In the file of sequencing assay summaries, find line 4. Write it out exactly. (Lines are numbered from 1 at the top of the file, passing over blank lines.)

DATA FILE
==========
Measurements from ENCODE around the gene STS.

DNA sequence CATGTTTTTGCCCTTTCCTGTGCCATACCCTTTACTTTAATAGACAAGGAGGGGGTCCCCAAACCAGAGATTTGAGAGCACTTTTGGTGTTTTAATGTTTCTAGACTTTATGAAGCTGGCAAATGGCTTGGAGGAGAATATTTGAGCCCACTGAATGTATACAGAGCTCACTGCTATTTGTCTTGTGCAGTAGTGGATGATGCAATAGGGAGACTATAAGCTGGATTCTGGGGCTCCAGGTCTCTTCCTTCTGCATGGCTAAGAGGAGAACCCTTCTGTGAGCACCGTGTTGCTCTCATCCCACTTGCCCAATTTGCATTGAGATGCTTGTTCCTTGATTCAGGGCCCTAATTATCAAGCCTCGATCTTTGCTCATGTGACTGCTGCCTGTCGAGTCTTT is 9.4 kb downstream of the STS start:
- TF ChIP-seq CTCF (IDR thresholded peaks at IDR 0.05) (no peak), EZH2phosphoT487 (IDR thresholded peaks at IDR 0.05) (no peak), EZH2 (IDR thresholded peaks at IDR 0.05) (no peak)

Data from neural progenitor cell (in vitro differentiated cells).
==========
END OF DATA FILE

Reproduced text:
Data from neural progenitor cell (in vitro differentiated cells).